Need to replace toilet water shut off valve on CPVC pipe


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Old 10-22-17, 11:54 AM
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Need to replace toilet water shut off valve on CPVC pipe


I need to replace the above shut off valve for my toilet to possibly fix violet rattling when I turn on the water. After doing some research, it seems it can be more involved than replacing the valve on a copper pipe. Since, I have CPVC pipe, the valve could not have been soldered on. Right? Do I need to cut the valve off, and then use CPVC primer to clean the pipe, and then apply the CPVC cement and then push in the new valve? Or would I be able to use the same steps as on a copper pipe? If you look on the picture, it currently has some sort of green compound on the joints which appear to be plumbing compounds applied by the builder. It currently is one of those Brass Craft multi turn valve that look like 1/2 in. Nominal Compression Inlet x 3/8 in. O.D. Compression Outlet Multi-Turn Angle Valve-OCR19X C1 - The Home Depot

I'll wait for your advice. Thank you
 
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Old 10-22-17, 12:37 PM
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That is a compression type valve where you tighten the nut and it squeezes a ferrule tighter on the pipe.

Probably easier to just switch over to a sharkbite service shutoff valve.
Remove yours and this one just pushes on.
SharkBite 1/2 in. Chrome-Plated Brass Push-to-Connect Quarter-Turn Angle Stop
 
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Old 10-22-17, 12:59 PM
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I would recommend a sharkbite also. Here's a few tips on installation:
- mark the pipe at ~7/8" depth before pushing on the valve. That will ensure no second guessing on how far it was pushed on.
- Push the valve on firmly with a slight twist. If the pipe in the wall moves back, hold it gently with pliers while pushing.

Edit: Changing the valve will probably stop all shaking. Shaking is due to restricted flow through the valve in most cases.
 
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Old 10-22-17, 01:12 PM
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It sounds like with sharkbite, I do not have to use any plumbing joint compound. Correct? Does my current compression valve look like it needs to be hacked sawed off from CPVC? I'm hoping everything will come off when I loosen the nut and ferrule.....
 

Last edited by BeingCareful88; 10-22-17 at 01:36 PM. Reason: more question
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Old 10-22-17, 01:29 PM
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No, cut off the old valve. Carefully remove any cutting burs both inside and out and then mark the pipe. It looks like you have plenty of pipe coming out of the wall. No compound or anything, just push the valve on to full depth, ~ 3/4"
 
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Old 10-22-17, 01:40 PM
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Hmmm, I was hoping I can avoid the cutting. I'll have to buy a hacksaw. I will have about 1 and 1/2 of CPVC pipe after cutting the old valve. Will 1 and 1/2 inch of pipe be long enough for sharebit to fit?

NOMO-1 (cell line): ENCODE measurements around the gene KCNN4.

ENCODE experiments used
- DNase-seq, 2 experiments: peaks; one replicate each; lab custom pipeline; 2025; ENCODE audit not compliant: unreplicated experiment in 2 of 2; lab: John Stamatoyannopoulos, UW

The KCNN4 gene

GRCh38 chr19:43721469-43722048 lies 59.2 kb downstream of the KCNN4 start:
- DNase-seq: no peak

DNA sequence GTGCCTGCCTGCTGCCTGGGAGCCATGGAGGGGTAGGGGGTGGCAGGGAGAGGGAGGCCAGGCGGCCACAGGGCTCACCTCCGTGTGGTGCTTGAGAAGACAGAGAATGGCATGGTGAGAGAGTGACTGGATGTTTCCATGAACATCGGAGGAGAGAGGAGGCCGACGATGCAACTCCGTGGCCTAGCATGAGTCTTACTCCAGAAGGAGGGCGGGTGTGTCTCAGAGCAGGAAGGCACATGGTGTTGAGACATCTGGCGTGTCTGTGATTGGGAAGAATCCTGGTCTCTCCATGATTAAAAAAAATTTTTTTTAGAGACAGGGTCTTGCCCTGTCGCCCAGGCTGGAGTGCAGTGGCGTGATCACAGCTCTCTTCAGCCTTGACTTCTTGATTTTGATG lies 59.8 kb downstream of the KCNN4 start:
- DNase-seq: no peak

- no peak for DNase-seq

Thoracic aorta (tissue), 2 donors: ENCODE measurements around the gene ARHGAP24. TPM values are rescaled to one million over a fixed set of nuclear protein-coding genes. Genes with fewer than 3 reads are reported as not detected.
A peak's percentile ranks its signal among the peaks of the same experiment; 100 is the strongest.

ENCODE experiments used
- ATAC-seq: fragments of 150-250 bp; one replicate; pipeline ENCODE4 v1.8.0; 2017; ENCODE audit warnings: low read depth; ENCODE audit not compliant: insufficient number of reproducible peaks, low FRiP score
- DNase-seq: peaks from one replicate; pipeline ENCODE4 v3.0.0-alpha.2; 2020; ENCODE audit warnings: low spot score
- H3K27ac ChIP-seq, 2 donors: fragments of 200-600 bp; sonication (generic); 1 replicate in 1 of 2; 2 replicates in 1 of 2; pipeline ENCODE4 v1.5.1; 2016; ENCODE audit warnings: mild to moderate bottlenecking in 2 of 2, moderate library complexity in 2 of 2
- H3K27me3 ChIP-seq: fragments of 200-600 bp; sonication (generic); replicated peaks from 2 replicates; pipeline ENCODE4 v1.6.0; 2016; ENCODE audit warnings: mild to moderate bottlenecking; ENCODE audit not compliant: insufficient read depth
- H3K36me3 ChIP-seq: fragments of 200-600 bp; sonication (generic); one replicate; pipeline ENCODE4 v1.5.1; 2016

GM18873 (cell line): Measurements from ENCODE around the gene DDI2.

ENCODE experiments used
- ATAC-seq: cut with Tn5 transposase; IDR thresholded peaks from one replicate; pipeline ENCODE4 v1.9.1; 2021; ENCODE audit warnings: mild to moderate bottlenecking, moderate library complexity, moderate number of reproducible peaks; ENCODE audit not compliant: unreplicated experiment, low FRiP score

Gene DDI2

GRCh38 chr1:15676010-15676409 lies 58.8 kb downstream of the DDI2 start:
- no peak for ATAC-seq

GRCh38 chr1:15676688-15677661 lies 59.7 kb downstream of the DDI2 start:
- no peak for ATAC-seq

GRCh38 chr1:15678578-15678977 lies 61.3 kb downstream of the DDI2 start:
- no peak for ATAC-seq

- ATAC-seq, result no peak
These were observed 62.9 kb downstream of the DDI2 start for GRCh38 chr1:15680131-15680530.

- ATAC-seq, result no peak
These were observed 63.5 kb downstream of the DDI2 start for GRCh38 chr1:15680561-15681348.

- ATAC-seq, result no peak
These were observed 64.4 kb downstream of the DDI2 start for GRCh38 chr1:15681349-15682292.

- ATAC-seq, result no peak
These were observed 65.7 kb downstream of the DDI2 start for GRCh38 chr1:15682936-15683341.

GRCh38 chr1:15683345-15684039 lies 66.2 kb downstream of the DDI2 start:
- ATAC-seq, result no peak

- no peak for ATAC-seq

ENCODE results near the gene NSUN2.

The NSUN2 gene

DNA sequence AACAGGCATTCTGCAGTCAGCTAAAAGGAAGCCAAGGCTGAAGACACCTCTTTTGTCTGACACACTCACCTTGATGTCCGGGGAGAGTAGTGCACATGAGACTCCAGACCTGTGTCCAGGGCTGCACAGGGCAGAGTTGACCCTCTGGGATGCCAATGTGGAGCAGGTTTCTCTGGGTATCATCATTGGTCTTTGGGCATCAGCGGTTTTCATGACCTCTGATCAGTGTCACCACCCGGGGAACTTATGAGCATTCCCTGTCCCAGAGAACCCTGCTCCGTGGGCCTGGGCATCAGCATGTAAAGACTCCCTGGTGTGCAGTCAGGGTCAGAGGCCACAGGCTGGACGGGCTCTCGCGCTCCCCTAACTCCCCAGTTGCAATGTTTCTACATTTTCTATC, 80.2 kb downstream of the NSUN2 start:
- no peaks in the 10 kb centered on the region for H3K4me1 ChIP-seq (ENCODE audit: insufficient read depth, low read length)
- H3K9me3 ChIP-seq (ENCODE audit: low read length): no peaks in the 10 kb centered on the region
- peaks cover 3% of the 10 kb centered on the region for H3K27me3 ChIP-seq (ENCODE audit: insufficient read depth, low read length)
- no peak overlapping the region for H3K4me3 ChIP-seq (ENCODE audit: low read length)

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Old 10-22-17, 01:58 PM
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The reason for cutting is the pipe needs to be round, you can't do that by removing the old ferrule.

Let me joke please, it's either $6 for a hacksaw or $200 or more for a plumber.
 
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Old 10-22-17, 02:01 PM
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1-1/2" is plenty of pipe for a Sharkbite. If you cut with a hacksaw, deburr both inside and outside diameters before pushing on. When you buy the Sharbite, also pickup the plastic removal tool. It is handy to have and should be under a buck.
 
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Old 10-22-17, 02:15 PM
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It looks like it will be easier and cleaner to cut CPVC with a PVC cutter like this (RIDGID PC1375 PVC and Tube Cutter-23493 - The Home Depot) instead of using hack saw. Any specific brand of PVC cutter you can recommend for cutting 1/2inch CPVC please?
 

Last edited by BeingCareful88; 10-22-17 at 02:42 PM. Reason: pvc cutter
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Old 10-22-17, 03:11 PM
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I would suggest staying with a hacksaw. It's easy to cut and clean the pipe.
 
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Old 10-22-17, 03:57 PM
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I would remove the valve first and take a look at it. If you see deposits put some limeaway in it . It should bubble up if there is any thing in there. If you decide to change the valve, remove the old valve but leave the nuts and ferrules on the pipe. Remove the new nuts and ferrules from the new valve and replace.
 
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Old 10-22-17, 04:08 PM
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All you really need is the hacksaw blade. I would suggest a 32 teeth-per-inch blade and then wrap some tape around it on one end to use as a handle.
 
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Old 10-23-17, 06:16 AM
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You will never regret owning a hacksaw. It will be amazing to you how many of life's problems you will be able to cut out with a simple hacksaw.
 
 

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